Lessons from cryptocurrency exchange’s CEO’s alleged death

08 Feb, 2019 - 00:02 0 Views

eBusiness Weekly

Jeffrey Gogo
If you are a young fortune-hunter toiling away on a computer in a basement, the prospect of death probably isn’t among your top considerations. Equally, if the main draw to crypto is its relative privacy, you may not be particularly eager to share your private keys with your loved ones, as a hacker could sift through your papers, weaponise your keys and empty your savings.

Most privacy-obsessed, wealth-chasing geeks are used to keeping their private keys a total secret. But when the Grim Reaper shows up unannounced, the family of an anonymous crypto-millionaire can be left without access to their relative’s riches. In one of the most widely publicised recent examples, Gerald Cotten, founder and chief executive officer of Canadian cryptocurrency exchange QuadrigaCX, has led to the loss of CAD $190 million (US$145 million) stashed in the platform’s cold storage wallets.

QuadrigaCX this week filed for protection from creditors in the Nova Scotia Supreme Court, claiming to have failed to locate or access the money since the alleged death of Cotten somewhere in India on December 9. The matter was heard on February 5 and the court gave the exchange 30 days to try and locate the money.

However, some interesting detail surrounding Cotten’s death also emerged:  the man filed his will just 12 days before his death. This has led many to speculate that the death is an elaborate exit scam, that Cotten may not be dead at all. In her affidavit, the CEO’s widow, Jennifer Robertson, states that her husband was the sole director and officer at QuadrigaCX and its sister companies at the time of his death.

Significant customer investments are understood to be locked up following the loss of cold storage wallets, especially since QuadrigaCX was the largest crypto exchange in Canada by traded volume.

Cryptocurrency can be lost, particularly if the owner doesn’t share the private keys (a long list of alphanumeric characters) that allow access to the wallet to a third party by way of legacy management. Chainalysis estimates that about 25 percent of all bitcoins now in circulation (valued at roughly $23,5 billion) have already been lost forever, with death accounting for a sizeable portion of the losses.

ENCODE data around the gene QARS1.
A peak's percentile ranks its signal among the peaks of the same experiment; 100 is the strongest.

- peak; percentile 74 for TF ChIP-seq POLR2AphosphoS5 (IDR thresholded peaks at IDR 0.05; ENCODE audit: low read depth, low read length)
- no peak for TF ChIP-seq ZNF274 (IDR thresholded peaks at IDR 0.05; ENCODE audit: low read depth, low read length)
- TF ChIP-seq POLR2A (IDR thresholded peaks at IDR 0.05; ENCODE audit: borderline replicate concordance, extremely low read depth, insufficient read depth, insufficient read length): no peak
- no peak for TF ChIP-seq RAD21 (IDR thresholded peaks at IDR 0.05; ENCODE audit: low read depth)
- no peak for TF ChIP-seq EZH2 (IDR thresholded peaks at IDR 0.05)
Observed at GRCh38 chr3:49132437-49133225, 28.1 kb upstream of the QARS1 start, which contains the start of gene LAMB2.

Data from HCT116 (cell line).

Now, there are lessons to be learnt here, how that death can affect one’s bitcoin fortune if they didn’t trust anyone with the password to their online wallets. After death, such inheritance can be lost forever.

In 2018, paranoid U.S. investor Matthew Mellon died, leaving few clues to a crypto fortune reportedly valued at more than $500 million.

In South Africa, for instance, thousands of people have invested in cryptocurrencies. However, once they pass away, many of those individuals will die with their holdings.

“As a young industry, with little regulation, it is crucial for investors to become more responsible in their attitude towards cryptocurrency investing,” Eran Brill, an investment management director at Stonehage Fleming in South Africa, told one news site. “Investors need a storage execution strategy for account information, as well as advice on the implications regarding the deceased estate, including access to accounts, distribution to beneficiaries, and tax implications.”

There have already been several examples around the world of bitcoin investors who have died without leaving their keys for their relatives. In such cases, families must deal with a kind of “double funeral”, as they mourn the loss of their loved ones while coming to terms with the loss of an irretrievable fortune that might have been theirs.

This underscores how bitcoin’s main attraction —  it’s safe remove from regulators and impenetrable privacy from regulation — can also become its fatal weakness. Users may enjoy immunity from high bank fees and taxes, but they miss out on the good side of the old system, such as help with the administration of their estates.

But the example of Mellon, in particular, may encourage investors to start thinking beyond their own lives. Mellon died in April last year at the age of 54. He passed away with up to $500 million in ripple stashed away in cold storage under fake names in banks across the US But the secretive millionaire took his fortune with him, because he failed to name heirs to his wealth and did not provide information on how to access his crypto wallets.

Posthumous losses of cryptocurrency will likely become more of a problem in the years to come, as investors will remain inclined to value secrecy to safeguard their wallets. While death is a concern, bitcoin wealth can also be lost through theft, accidental deletion, security breaches, and the loss of passwords and hard drives. This explains, in part, why cryptocurrency investors are secretive about their details.

South Africa’s formal recognition of bitcoin means its laws of succession apply to cryptocurrencies, as with other investments in the estates of deceased individuals. However, it is still up to investors themselves to formally identify their heirs in their wills.

That said, having a will does not automatically mean that one’s bitcoin wealth will get passed down to loved ones. Private keys are still needed to unlock crypto wallets, which is why individuals need to leave clear instructions on how their heirs can access their fortunes.

Inheritable digital safe services such as Digipulse help people to keep their bitcoin information safe, while allowing it to be utilized for legacy purposes. Simpler methods might include entrusting third parties with copies of private keys, either on paper or in digital format, but such options necessitate a level of trust.

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